Job Attributes Geographic Location This attribute specifies whether your place of work is in an urban or rural area. Net Monthly Pay (including regular allowances) Base represents the base salary for a health worker at an “average” grade in the civil service pay scale, while higher levels are multiples (1.5 times and 2 times) of this average base level. Note that the base salary does not necessarily reflect your current actual salary. Government-provided Housing None means there is no housing provided by the government as part of the conditions of employment. Basic housing means the government provides housing for the health worker, but that it is rudimentary, having no electricity or running water, and with at best an outside toilet. Superior housing means the government provides housing of higher quality, including the presence of electricity and running water, including an inside flush toilet.
Job Attributes (cont.) Availability of Equipment and Drugs Inadequate is the standard of equipment and availability of drugs that you might expect in a poorly equipped public facility in the given location. Improved is the level of supplies that would result from a doubling of the budget currently spent on equipment and drugs. Access to Continuing Professional Development This attribute measures the availability of continuing professional development, in terms of access to further education and upgrading. Limited access means there are very few opportunities, with no clear guidelines on who can avail of them. Improved access means there are sufficient opportunities available, with clear policies on the criteria needed to qualify for places.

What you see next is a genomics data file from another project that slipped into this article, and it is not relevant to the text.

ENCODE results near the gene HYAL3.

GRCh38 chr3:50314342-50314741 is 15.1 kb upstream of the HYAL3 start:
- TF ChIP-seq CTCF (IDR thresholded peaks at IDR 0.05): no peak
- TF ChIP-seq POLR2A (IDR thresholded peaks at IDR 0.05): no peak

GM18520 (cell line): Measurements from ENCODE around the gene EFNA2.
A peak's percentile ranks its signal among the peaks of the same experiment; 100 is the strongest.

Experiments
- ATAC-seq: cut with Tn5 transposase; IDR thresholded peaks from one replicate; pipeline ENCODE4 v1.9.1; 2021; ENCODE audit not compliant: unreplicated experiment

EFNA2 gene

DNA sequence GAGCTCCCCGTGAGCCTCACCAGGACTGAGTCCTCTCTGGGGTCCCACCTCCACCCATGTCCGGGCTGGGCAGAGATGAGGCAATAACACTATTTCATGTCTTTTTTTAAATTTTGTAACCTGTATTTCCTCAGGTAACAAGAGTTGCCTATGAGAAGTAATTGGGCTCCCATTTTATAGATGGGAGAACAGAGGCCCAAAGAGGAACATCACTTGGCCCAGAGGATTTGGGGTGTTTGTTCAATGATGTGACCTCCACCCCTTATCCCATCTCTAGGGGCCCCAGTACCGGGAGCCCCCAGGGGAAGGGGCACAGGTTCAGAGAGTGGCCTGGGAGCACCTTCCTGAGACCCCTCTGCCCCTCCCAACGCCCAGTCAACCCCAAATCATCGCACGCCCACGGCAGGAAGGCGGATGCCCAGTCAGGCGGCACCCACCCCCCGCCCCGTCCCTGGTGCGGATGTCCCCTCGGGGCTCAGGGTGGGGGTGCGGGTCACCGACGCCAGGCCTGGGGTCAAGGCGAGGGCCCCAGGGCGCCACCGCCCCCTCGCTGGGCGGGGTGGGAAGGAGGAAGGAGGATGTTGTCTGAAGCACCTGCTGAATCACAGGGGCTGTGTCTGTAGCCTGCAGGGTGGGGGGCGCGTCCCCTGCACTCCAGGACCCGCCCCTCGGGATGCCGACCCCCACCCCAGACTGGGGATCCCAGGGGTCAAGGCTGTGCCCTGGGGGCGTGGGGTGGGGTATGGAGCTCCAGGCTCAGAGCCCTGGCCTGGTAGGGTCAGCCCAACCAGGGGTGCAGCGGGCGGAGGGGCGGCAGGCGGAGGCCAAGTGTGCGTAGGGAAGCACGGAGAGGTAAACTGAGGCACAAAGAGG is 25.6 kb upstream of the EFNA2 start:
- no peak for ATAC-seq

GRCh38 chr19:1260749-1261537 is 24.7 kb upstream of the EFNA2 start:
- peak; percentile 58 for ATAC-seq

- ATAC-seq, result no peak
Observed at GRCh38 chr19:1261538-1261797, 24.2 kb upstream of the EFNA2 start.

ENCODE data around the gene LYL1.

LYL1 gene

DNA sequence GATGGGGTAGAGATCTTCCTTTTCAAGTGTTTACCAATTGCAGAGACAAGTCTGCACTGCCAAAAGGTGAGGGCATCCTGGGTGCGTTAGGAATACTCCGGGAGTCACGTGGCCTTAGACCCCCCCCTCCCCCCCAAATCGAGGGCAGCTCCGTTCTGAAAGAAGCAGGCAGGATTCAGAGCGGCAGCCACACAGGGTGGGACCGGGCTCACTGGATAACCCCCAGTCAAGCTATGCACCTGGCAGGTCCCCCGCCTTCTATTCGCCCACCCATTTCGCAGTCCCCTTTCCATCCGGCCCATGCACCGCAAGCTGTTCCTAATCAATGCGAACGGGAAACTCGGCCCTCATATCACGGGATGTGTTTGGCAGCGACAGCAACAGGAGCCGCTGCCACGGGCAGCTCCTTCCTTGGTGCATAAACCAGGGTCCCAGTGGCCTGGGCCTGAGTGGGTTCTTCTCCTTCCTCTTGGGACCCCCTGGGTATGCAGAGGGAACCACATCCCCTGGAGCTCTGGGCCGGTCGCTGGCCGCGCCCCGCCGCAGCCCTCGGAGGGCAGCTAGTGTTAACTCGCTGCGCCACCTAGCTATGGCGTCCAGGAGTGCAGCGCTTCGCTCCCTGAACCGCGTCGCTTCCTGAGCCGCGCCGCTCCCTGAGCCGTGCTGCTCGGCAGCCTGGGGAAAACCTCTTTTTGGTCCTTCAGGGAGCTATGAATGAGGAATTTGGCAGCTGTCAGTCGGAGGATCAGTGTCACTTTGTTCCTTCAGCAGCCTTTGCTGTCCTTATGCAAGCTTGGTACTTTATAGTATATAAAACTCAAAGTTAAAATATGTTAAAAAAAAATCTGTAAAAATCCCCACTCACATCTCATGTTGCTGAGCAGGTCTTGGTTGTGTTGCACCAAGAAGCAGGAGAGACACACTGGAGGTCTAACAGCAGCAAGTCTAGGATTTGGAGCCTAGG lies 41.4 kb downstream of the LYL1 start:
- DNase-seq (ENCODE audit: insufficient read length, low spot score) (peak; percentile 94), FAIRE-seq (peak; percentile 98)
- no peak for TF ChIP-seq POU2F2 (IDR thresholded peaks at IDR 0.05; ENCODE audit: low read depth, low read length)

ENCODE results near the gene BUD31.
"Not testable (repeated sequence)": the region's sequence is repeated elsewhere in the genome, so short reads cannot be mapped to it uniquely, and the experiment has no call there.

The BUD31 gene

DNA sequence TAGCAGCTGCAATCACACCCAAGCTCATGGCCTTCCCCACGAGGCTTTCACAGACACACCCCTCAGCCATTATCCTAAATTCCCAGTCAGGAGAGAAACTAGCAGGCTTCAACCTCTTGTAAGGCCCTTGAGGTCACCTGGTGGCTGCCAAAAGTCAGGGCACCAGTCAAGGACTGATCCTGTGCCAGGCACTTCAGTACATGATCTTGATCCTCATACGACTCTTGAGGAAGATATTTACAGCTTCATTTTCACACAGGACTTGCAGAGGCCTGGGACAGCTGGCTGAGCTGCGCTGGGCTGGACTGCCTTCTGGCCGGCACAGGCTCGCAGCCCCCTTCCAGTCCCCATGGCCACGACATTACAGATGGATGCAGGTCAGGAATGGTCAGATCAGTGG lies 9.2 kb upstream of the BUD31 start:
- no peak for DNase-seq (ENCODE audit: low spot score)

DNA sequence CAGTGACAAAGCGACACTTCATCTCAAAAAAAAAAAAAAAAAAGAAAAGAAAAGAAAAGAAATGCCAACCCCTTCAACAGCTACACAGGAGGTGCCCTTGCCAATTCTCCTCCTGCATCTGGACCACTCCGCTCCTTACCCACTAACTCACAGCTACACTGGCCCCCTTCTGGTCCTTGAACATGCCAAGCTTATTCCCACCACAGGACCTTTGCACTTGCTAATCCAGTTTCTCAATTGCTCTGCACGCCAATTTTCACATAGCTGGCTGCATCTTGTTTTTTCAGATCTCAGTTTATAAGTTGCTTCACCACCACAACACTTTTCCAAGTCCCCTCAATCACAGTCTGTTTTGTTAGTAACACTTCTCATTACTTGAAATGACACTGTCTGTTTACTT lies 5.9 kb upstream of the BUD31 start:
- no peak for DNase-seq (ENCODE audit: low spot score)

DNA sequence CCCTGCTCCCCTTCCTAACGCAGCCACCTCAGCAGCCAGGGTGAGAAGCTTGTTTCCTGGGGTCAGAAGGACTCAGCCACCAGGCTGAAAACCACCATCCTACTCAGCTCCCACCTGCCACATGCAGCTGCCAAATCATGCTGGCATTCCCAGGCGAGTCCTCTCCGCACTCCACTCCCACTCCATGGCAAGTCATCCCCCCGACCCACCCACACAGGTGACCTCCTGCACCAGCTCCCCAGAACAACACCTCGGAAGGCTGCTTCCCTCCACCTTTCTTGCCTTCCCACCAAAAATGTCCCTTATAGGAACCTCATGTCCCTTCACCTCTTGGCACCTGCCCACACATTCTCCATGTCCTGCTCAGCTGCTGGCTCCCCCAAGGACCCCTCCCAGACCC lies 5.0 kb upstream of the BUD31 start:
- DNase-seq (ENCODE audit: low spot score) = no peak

Job Attributes (cont.) Human Resources Management Systems Poor describes a management system with either no mechanisms or poorly administered mechanisms for staff support, supervision and appraisal. Functioning describes a system where there are transparent, accountable and consistent systems for staff support, supervision and appraisal.
Design Fractional factorial design 15 choice sets 6 attributes –4 with two levels –2 with three levels Job 1 held constant
Table 3: Coding format for the attribute levels (design) AttributeLevels Variable code Code format Location Rural0 Urban location 1 Net monthly pay Base pay1 0 1.5 x base pay2 1 2 x base pay3 2 Housing None houseno 0 Basic houseba 1 Superior housese 2 Equipment and Drugs Inadequate0 Improved equi 1 Professional Development Limited0 Improved pdev 1 Human Resources Management Poor0 Functioning hrm 1
Section L: Discrete Choice Experiment If your circumstances permitted it, which of the two jobs described would you choose? Tick one: Job 1 Job 2
Analysis Initially data was analyzed using the conditional logit model (CLM). The CLM allows observing how the characteristics of the alternatives affect individuals’ likelihood of choosing them; it has been extensively used in the discrete choice model literature (Louviere & Lancsar, 2009; Lanscar & Louviere, 2008; Guttman et al., 2009). The baseline model tested assumed linear effects across all attribute parameters.